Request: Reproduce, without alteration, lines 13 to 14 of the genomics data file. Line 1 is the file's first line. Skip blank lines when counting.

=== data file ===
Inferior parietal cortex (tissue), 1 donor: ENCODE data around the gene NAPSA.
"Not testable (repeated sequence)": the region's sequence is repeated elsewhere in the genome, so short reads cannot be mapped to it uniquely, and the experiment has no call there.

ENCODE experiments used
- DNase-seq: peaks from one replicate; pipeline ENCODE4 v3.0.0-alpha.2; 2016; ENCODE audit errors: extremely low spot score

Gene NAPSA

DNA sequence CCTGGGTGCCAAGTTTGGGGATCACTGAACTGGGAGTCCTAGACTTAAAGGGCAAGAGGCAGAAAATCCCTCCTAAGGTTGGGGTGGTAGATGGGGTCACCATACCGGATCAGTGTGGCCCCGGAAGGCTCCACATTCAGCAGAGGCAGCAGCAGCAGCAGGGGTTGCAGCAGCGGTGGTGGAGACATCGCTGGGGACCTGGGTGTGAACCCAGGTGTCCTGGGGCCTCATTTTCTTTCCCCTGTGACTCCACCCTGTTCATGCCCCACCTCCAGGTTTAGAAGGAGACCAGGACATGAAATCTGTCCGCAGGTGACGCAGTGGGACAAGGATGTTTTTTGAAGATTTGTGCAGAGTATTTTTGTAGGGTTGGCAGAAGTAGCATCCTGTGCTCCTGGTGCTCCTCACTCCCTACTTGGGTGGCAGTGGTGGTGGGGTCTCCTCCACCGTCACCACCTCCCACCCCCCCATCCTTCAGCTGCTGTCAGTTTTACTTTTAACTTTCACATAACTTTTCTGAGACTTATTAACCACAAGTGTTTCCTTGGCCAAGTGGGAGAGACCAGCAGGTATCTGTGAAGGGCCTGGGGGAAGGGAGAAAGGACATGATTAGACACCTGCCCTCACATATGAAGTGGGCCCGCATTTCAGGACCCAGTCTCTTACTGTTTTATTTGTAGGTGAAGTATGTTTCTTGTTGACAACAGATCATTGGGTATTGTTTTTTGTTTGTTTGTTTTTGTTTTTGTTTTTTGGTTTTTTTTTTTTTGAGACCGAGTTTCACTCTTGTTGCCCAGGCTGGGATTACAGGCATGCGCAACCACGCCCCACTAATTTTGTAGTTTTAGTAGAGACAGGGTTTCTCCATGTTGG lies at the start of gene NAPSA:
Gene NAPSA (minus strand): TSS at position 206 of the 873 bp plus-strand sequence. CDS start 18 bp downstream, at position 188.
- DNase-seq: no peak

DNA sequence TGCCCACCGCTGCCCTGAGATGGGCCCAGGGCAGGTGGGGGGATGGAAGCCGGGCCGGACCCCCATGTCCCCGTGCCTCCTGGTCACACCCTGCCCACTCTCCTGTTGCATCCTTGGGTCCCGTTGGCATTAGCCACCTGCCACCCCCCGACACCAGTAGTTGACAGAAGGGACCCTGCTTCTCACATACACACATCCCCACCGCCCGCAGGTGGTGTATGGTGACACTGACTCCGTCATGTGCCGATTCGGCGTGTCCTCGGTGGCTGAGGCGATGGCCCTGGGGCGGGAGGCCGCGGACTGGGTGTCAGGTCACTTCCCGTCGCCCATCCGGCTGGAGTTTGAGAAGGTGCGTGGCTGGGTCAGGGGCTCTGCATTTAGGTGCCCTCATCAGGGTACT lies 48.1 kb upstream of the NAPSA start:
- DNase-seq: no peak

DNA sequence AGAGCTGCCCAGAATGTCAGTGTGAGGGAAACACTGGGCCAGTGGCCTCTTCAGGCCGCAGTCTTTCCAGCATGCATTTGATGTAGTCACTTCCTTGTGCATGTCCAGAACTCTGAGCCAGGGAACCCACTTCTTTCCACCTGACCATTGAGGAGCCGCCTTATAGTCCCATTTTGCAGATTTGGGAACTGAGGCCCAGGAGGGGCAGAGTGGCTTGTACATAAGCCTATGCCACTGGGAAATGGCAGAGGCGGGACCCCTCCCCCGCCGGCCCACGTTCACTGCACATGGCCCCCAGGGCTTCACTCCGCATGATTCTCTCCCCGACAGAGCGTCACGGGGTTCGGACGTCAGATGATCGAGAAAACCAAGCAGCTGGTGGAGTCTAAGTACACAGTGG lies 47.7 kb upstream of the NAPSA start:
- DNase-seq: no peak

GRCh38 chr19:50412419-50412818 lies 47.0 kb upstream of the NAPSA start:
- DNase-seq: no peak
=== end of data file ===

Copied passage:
GRCh38 chr19:50412419-50412818 lies 47.0 kb upstream of the NAPSA start:
- DNase-seq: no peak